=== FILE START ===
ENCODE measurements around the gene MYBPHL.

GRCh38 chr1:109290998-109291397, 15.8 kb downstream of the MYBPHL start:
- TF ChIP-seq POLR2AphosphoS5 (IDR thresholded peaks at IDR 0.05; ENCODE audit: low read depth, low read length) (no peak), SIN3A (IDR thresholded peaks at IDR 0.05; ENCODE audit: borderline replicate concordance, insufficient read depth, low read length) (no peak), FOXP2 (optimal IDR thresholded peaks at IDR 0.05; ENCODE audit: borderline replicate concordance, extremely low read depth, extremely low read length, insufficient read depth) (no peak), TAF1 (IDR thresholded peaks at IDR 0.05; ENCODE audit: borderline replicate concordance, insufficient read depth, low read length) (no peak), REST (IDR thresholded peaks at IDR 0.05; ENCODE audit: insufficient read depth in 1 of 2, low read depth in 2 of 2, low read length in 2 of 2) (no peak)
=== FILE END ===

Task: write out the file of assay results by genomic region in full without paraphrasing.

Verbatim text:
ENCODE measurements around the gene MYBPHL.

GRCh38 chr1:109290998-109291397, 15.8 kb downstream of the MYBPHL start:
- TF ChIP-seq POLR2AphosphoS5 (IDR thresholded peaks at IDR 0.05; ENCODE audit: low read depth, low read length) (no peak), SIN3A (IDR thresholded peaks at IDR 0.05; ENCODE audit: borderline replicate concordance, insufficient read depth, low read length) (no peak), FOXP2 (optimal IDR thresholded peaks at IDR 0.05; ENCODE audit: borderline replicate concordance, extremely low read depth, extremely low read length, insufficient read depth) (no peak), TAF1 (IDR thresholded peaks at IDR 0.05; ENCODE audit: borderline replicate concordance, insufficient read depth, low read length) (no peak), REST (IDR thresholded peaks at IDR 0.05; ENCODE audit: insufficient read depth in 1 of 2, low read depth in 2 of 2, low read length in 2 of 2) (no peak)